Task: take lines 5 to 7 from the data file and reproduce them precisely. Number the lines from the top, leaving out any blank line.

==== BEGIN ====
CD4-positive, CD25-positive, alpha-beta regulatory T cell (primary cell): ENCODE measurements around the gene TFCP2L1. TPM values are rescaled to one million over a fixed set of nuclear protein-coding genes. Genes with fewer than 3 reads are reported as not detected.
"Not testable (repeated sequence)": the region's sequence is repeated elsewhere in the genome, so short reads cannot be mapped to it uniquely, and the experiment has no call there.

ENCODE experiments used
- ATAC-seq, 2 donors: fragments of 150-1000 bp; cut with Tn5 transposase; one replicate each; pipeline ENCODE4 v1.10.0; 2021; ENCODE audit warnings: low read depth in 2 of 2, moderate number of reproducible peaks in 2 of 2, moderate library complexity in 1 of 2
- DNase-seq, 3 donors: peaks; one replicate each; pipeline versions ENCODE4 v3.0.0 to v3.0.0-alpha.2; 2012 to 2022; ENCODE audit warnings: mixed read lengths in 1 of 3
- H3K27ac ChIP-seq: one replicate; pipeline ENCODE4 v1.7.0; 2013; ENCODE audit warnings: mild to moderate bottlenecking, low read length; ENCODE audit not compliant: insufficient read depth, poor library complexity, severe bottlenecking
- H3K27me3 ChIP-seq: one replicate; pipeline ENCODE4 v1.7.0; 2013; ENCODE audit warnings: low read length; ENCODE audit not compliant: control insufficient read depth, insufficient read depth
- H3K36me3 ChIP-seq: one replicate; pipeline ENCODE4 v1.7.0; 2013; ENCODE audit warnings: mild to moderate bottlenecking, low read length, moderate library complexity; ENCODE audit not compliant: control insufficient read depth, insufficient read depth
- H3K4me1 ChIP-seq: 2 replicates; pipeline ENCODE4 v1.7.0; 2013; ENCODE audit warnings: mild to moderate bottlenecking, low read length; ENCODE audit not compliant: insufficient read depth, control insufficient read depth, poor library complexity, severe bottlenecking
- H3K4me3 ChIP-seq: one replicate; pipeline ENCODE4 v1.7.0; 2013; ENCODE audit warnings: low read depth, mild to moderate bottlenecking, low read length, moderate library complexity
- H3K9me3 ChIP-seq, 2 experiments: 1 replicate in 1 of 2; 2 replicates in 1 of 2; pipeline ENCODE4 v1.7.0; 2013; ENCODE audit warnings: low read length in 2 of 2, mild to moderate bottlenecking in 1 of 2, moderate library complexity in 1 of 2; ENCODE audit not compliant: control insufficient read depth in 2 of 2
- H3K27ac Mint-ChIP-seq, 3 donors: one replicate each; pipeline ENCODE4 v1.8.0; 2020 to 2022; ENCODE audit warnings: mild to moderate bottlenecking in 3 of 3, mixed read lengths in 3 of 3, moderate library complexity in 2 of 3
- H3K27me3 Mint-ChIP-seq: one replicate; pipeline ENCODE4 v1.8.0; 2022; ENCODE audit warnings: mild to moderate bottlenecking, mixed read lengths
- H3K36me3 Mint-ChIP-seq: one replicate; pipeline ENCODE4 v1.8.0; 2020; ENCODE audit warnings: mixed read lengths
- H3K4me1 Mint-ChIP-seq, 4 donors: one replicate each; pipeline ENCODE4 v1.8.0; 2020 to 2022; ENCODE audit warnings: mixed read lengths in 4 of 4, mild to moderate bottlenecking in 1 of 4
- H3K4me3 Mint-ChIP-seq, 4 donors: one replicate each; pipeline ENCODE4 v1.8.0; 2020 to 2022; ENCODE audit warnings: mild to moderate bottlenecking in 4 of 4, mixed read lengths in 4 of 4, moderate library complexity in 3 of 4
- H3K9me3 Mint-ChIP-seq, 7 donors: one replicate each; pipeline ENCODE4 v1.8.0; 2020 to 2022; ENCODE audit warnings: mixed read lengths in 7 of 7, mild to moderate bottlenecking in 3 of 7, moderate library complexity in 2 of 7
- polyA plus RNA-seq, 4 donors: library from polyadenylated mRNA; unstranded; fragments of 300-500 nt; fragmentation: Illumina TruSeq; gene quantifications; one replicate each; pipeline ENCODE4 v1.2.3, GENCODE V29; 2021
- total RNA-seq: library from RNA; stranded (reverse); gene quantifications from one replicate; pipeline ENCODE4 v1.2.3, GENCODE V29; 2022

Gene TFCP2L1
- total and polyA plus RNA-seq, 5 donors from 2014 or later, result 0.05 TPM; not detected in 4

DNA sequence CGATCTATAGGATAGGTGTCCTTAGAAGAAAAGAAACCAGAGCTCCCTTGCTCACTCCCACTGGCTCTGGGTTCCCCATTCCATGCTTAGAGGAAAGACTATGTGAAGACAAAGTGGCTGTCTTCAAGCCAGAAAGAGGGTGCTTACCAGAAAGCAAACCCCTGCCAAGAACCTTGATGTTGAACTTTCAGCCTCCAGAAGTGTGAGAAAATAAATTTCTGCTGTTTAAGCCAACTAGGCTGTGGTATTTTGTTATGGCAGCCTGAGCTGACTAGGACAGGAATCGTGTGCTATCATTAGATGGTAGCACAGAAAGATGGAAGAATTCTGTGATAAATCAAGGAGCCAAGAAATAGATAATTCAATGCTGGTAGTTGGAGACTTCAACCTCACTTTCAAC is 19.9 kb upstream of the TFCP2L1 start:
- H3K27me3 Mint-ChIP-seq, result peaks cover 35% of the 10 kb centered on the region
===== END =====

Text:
- DNase-seq, 3 donors: peaks; one replicate each; pipeline versions ENCODE4 v3.0.0 to v3.0.0-alpha.2; 2012 to 2022; ENCODE audit warnings: mixed read lengths in 1 of 3
- H3K27ac ChIP-seq: one replicate; pipeline ENCODE4 v1.7.0; 2013; ENCODE audit warnings: mild to moderate bottlenecking, low read length; ENCODE audit not compliant: insufficient read depth, poor library complexity, severe bottlenecking
- H3K27me3 ChIP-seq: one replicate; pipeline ENCODE4 v1.7.0; 2013; ENCODE audit warnings: low read length; ENCODE audit not compliant: control insufficient read depth, insufficient read depth